He further suggests, somewhat more tenuously, that Peter and John’s defiance of Annas, Caiaphas, and the Sanhedrin in Acts 4 could be seen as a similar act of resistance. Whether a dispute within a local council could be construed as civil disobedience would be open to debate, however.

At this point, Trenham enters shakier territory. In describing the events leading up to American independence as acts of civil disobedience he postulates that “no man would sell his liberty to have a little more security,” a statement that relies more on jargon than reason, and is clearly a reference to the slogans of the “open-it-up” demonstrations.

The fact is, security is the very purpose of the state. Local governments run the police and fire departments and enact speed limits, gun regulations, and health codes, all of which are specifically designed to protect the public. The federal government directs our military and foreign affairs. It is the expectation of the people that the government provide for our security, and we accept that laws place limits on our behavior for that very reason.

He then criticizes the policies of California Governor Newsom—including his stances on immigration and marriage equality—and suggests that his directives to close the beaches in Orange County were acts of retribution against a conservative community.

None of this is relevant to the ostensible subject of the video, i.e., the legality of church closings, but are rather strawmen and hot button issues to provoke his followers.

Trenham’s assertions that restricting church services is tantamount to religious persecution are as disingenuous as they are hyperbolic. The restrictions are not directed solely at houses of worship but at all places involving large congregations of people, including the workplace, stores, and public spaces. They are not designed to impede religious observance but to protect members of a congregation. These are not permanent curtailments but temporary measures to reduce the transmission of a highly communicable virus that has already caused the deaths of tens of thousands of people.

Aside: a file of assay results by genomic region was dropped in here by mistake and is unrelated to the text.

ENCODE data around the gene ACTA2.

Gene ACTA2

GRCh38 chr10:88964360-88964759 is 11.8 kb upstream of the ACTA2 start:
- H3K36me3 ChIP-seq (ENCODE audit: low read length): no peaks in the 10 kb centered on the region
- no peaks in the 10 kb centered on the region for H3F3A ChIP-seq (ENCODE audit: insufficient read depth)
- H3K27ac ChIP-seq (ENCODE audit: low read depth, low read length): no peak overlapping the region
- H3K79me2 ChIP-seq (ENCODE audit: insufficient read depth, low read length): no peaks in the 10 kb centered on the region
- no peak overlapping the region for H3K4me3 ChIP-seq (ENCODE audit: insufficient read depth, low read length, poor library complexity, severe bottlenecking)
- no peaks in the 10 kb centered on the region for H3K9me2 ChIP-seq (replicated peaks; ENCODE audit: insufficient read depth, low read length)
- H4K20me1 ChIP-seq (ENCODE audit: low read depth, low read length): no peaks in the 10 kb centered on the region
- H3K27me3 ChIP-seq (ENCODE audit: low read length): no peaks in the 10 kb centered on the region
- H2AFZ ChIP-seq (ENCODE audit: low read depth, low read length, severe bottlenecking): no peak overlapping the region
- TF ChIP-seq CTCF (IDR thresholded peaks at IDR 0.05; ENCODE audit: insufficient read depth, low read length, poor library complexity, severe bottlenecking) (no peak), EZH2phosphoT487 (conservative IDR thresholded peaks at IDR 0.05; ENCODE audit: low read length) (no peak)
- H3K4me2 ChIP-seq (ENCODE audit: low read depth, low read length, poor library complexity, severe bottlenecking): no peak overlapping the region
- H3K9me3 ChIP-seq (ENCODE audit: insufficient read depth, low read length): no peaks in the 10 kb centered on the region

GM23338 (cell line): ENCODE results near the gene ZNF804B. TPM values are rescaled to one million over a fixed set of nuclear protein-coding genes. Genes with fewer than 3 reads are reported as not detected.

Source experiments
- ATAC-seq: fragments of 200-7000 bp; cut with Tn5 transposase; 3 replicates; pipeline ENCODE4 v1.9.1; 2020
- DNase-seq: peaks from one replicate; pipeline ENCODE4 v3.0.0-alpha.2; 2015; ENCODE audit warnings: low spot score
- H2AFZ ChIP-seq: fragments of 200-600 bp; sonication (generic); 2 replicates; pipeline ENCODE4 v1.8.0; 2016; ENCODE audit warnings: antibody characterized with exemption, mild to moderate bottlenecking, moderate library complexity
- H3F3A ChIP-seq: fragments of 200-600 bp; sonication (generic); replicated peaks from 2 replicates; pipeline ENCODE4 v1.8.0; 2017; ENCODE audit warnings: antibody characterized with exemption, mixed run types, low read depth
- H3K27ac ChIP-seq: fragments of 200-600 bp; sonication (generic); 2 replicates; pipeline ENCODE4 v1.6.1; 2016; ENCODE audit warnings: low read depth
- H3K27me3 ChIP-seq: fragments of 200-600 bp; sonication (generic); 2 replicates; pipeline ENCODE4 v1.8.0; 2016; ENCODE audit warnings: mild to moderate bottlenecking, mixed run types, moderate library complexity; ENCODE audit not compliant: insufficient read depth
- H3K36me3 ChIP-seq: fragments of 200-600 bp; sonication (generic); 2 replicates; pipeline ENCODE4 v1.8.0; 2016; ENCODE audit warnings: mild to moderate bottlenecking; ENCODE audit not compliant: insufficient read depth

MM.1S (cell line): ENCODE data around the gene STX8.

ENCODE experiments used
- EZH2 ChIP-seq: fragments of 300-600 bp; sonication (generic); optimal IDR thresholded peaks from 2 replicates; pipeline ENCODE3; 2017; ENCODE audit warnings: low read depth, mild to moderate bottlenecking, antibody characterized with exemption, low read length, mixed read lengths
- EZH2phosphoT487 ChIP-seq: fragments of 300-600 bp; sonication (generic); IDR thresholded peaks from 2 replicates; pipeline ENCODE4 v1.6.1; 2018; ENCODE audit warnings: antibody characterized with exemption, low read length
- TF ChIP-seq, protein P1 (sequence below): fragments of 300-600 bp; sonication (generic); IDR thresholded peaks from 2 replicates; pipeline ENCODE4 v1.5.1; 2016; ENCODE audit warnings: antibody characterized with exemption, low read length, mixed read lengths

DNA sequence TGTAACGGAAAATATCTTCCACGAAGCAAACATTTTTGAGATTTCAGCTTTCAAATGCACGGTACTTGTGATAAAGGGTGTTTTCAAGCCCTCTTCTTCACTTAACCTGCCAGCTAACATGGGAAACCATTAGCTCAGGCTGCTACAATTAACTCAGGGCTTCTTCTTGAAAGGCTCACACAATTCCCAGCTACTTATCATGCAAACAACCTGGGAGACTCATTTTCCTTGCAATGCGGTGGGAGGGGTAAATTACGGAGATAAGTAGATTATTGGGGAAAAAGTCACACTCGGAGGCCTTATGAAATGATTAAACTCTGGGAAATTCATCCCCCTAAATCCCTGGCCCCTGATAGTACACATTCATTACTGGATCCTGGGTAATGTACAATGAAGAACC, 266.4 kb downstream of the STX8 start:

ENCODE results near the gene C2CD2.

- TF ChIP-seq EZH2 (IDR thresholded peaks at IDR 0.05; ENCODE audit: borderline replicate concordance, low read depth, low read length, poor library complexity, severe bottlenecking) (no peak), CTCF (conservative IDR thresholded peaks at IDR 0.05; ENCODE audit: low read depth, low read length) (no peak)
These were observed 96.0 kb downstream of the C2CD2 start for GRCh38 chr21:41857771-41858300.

And ultimately they do not prevent the exercise of religious observance, but merely regulate one aspect of it, albeit a very important one. It is understood that the faithful would like to attend services for the full expression of their convictions, but the faithful also understand that, under the current situation, that would be extremely risky.  In rural Arkansas, far from the coastal hot spots, 92 attendees of a church service developed Covid and three have died; an additional 26 cases have been linked to the church. Nine new cases of Covid have been linked to a May 10 service held in an Assembly of God church in Mendocino County. A choir rehearsal in Mount Vernon Presbyterian Church in Washington State led to 45 people falling ill, two of whom have died. A pastor in Virginia who resisted calls for social distancing because he felt the danger was over-hyped died from the virus in April after holding packed services. People who attend these services go out into the community, and therefore are posing risks not only to themselves but to those around them. An increase in infections puts stresses on an already overwhelmed healthcare system unprepared for this type of pandemic, and puts our healthcare workers in danger.